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By Rabbi Dovid Rosenfeld | Series: | Level:

It is forbidden for a person to renounce possession of or sanctify his property (to the Temple or sacred causes) and [as a result] make himself a burden on society (lit., ‘trouble the people’). He should not sell his field and buy a house, nor [sell] a house and buy movable property, nor do business with the worth of his house (i.e., with the proceeds from selling his house). Rather, he should sell his movable property and buy a field. The rule of the matter is that a person should make it his aim that his property be profitable (lit., ‘to be successful with his property’) — not to appear a little well-off for a short time or benefit a little and [then] lose much.

The Rambam’s simple business advice this week is readily understandable. A person should look towards long-term solvency and stability, holding on to his most secure assets. Under ordinary circumstances, he must not trade in any such belongings for short-term profit — such as his field for a house or his house for movable goods. And certainly, he must not just dispense with his goods so as not to be bothered with them. We must treat all that G-d has blessed us with responsibly, making the best use of whatever we have, all in order to enable us to serve G-d properly.

Although the Rambam devoted this chapter of his work to laws applicable to the Torah scholar, the Rambam presents this law generically, since it is clearly of universal application. Based on this, it’s actually not that clear why the Rambam places this law in this chapter altogether. I believe, however, aspects of this law have particular relevance to the Torah scholar, as we’ll explain below.

The Rambam began by stating that a person must not give away all his possessions. We would tend to view such behavior as deranged. In fact, one of the Talmud’s descriptions of a madman is one who willfully destroys valuable property (Chagigah 4a). Yet perhaps the Rambam felt special need to warn Torah scholars about it. There is a strong notion among spiritual people (of virtually all religions) that the truly devout eschew all involvement with this world — especially with something so seductive and corrupting as money. Owning money, saving it, managing it, investing it, would surely sully a pure soul with one of the most hazardous elements of the material world. Better to wash your hands of it entirely and truly devote yourself to G-d.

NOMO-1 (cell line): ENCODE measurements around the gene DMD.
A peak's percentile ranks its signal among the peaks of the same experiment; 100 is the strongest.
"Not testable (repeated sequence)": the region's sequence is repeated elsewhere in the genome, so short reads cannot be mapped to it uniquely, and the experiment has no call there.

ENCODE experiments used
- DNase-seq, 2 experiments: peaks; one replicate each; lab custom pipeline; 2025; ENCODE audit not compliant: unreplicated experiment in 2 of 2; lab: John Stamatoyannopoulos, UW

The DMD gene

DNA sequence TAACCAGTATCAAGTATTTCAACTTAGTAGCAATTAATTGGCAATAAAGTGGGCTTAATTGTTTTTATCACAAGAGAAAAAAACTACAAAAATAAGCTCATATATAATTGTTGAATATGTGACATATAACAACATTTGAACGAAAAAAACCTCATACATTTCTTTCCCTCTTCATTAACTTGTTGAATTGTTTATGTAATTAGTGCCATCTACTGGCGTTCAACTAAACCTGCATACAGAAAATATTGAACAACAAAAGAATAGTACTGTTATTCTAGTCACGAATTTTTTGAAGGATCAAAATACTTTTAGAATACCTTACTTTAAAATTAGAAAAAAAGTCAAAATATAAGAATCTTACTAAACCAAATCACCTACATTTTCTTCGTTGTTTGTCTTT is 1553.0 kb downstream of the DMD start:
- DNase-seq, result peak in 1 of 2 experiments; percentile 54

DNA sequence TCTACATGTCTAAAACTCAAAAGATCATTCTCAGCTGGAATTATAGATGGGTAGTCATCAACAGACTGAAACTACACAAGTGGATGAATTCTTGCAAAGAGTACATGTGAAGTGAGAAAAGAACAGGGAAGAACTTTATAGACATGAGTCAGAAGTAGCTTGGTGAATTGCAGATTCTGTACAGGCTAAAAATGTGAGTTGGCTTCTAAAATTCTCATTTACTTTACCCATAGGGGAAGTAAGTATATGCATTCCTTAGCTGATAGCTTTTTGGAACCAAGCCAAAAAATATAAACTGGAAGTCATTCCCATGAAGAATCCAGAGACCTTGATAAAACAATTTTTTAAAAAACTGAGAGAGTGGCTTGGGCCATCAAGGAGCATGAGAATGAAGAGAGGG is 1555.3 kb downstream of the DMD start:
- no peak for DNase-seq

Needless to say, although undercurrents of this notion certainly exist in Judaism — that only poor people are truly pious — the Rambam makes it quite clear that such behavior is reckless to an extreme. Giving away all one’s wealth will do little more than turn him into a burden upon society — who will have to pick the pious pieces up in order to keep this “holy” Jew from starving. There is nothing virtuous about making oneself dependent upon the good will of others. Pirkei Avos (3:21) states it succinctly: ” If there is no flour there is no Torah.”

As an important aside, the Rambam is well-known for having strongly opposed people who devote themselves entirely to Torah study without a means of support. He absolutely rails against such behavior in his Laws of Torah Study (3:10), as well as in his commentary to Pirkei Avos (4:7). The Rambam appears to oppose even a community judge, rabbi or school teacher receiving a salary. Many authorities, however, contemporary to the Rambam and later, dispute his position and allow not only professional scholars to draw a salary, but rabbis in training as well. There are many good and comprehensive discussions of this topic — one which is beyond the scope of this article.

On a different track, there is an interesting contradictory statement in the Talmud (Sotah 48b): “Whoever has bread in his basket and says ‘What will I eat tomorrow?’ is none other than one of little faith.” The implication, clearly, is that one who truly trusts in G-d will not worry beyond the coming meal. All he needs concern himself is about today; beyond that is needless and unrealistic long-term speculation. There’s more than enough time for the good L-rd to find a way to provide for him by then. And as the Manna in the desert, attempting to save from today to tomorrow evidences a terrible lack of true faith.